“It’s like an alternate reality; not something you ever fathom.”
That’s how Verena Tetley describes the moment she learned that her unborn baby had a serious heart defect. On a recent day, Tetley sat on a park bench near her home in Port Orange, Florida, and watched lovingly as her daughter Johanna, now 4, flitted from the slide to the swings and the monkey bars.
Sitting nearby, close friend Heather Messick kept an eye on her own 4-year-old, Marissa, born with the same heart condition and giggling with glee as she raced around the playground with Johanna.
Four years ago, before they ever knew each other, the Tetley and Messick families were rocked by the same frightening diagnosis. They found themselves in uncharted territory, alone and looking for comfort and answers. Little did they know that their parallel lives would soon merge with a simple phone call.
“Finding out that my baby had a problem with her heart was challenging,” said Tetley, “but it was comforting to talk to another parent who was able to relate to what I was going through. You don’t get it unless you’ve been there.”
Johanna and Marissa were both born with Tetralogy of Fallot, a condition of several structural heart defects, including a hole between the pumping chambers of the heart and a narrowing of the passageway leading from the heart to the lungs, causing poorly oxygenated blood to circulate through the body. Both girls also have pulmonary atresia, the most severe form of Tetralogy of Fallot, where the connection that allows the blood to flow from the heart to the lungs has not developed.
Once diagnosed, both mothers had been referred to Wolfson Children’s Hospital in Jacksonville for prenatal monitoring, then to treat the girls after their birth.
Their connection came by way of Stephanie Lacey, DO, director of both the Pediatric Echocardiography Lab and the Fetal Cardiac Care Clinic at Wolfson Children’s, who realized the families both lived in the Daytona Beach area. She asked Messick, who had already delivered Marissa and been through a first surgery with her, if she would be willing to speak to another mother going through the same thing.
Messick and Tetley met and compared notes. As it turned out, they worked for the same organization. And they learned that Tetralogy of Fallot cases bring varying degrees of severity and complications, and that their girls each had specific challenges.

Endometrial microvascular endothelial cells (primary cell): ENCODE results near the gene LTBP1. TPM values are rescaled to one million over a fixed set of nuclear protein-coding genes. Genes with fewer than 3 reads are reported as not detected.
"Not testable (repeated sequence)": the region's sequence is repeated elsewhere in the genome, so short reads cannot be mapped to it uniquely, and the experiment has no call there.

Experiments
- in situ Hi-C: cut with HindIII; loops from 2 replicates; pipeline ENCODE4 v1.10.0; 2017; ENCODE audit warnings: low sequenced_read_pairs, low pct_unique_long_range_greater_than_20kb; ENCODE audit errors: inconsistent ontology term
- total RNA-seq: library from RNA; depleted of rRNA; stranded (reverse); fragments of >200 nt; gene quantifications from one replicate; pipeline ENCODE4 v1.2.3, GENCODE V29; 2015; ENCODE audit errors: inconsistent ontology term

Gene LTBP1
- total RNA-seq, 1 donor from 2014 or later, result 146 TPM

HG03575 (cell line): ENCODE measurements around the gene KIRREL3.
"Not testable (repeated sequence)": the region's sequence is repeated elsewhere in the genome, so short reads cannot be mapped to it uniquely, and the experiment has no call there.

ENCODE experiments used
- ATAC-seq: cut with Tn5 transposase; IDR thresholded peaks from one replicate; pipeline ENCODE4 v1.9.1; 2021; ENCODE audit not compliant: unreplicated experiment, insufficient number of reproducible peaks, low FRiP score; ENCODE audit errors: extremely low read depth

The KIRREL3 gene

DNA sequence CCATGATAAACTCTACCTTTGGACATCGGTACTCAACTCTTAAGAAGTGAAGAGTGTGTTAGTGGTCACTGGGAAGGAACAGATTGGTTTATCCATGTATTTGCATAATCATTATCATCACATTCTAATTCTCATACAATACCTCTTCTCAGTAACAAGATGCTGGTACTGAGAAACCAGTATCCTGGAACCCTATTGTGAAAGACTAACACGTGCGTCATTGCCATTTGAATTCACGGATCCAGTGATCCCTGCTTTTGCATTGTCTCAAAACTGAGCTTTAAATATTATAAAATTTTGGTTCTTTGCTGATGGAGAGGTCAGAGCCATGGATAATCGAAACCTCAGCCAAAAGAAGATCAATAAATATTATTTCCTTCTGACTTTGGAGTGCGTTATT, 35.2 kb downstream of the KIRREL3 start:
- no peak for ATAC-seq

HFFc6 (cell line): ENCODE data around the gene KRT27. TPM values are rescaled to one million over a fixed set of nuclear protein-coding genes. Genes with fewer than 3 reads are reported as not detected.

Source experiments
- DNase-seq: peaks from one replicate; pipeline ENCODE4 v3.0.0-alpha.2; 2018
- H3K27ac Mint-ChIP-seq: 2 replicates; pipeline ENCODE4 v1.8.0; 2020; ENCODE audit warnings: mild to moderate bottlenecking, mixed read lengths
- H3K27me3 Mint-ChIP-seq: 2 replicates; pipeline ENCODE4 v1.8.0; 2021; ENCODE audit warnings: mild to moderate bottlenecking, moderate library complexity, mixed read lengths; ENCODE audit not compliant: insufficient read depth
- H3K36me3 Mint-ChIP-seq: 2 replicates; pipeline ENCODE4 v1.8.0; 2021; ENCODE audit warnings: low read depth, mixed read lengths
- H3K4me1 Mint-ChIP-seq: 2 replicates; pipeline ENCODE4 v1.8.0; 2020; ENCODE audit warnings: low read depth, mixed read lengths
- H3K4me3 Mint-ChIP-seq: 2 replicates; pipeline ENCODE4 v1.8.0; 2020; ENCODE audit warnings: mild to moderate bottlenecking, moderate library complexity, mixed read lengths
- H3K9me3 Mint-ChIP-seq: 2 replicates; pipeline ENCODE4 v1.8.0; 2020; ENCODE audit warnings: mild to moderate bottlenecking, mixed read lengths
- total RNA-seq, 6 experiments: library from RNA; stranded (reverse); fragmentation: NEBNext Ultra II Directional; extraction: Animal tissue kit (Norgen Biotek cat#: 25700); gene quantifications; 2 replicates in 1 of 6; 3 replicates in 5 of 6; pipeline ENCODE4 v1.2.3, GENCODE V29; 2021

The support and understanding they shared was priceless, and extended to their husbands.
“My husband doesn’t really have anyone to talk to except for Verena’s,” Messick said. “They don’t talk to each other about it the same way we do as women, but they still need that support.
“It’s hard on them because they are there for us,” she added. “Dads need support, too.
Support for “healing hearts”
The Fetal Cardiac Care Clinic offers information and prenatal education for parents and loved ones, such as the type of heart defect an unborn baby has, as well as the treatments and surgeries that will be needed. Parents also can meet the pediatric cardiothoracic surgeons, and take tours of the Newborn ICU and Cardiovascular ICU.
The tours give parents a chance to see the facilities, and meet the staff who will be caring for their baby after surgery. They can ask questions and learn more about the doctors’ surgical experience and statistics.
But what many parents appreciate most is talking to each other through the Healing Hearts Project, the clinic’s support group.
“That support is crucial because it helps prepare families, and shows them that they are not alone,” said Dr. Lacey. “Everyone handles the situation differently. Some families don’t want to talk about their baby’s diagnosis, but the majority of them want the most information they can get right away.
“The direct exposure of meeting another family with a child who has a similar diagnosis, and has been in the Newborn ICU or Cardiovascular ICU, is such a helpful part of the process.”
These days, the Tetleys and Messicks don’t have to make the trek to Jacksonville, unless they need the hospital. Both families now take advantage of the outpatient pediatric cardiology services at the Wolfson Children’s Specialty Center in Daytona Beach, where they can see the same heart team that took care of their girls in Jacksonville.
“We get the same quality of care without having to make the long drive, and we really appreciate that convenience. It’s like going to Wolfson Children’s, just here in Daytona,” said Tetley.
Watching from the picnic bench as Johanna and Marissa take turns on the slide, Tetley points out that they’re really just like other little girls their age. Too young to understand that they have anything wrong with their hearts, they barely notice the scars on their chests because they’ve always been there.The knowledge of what the girls have been through and what may lie ahead is something only their parents shoulder now. However, as they grow up and come to understand, Tetley and Messick feel that their friendship will deepen into a type of support that can only be formed through shared experience.
“Today, they’re just two little girls playing together, but as they get older, we think they’ll benefit from having someone who has been through the same thing,” Tetley said. “That is our wish for them.”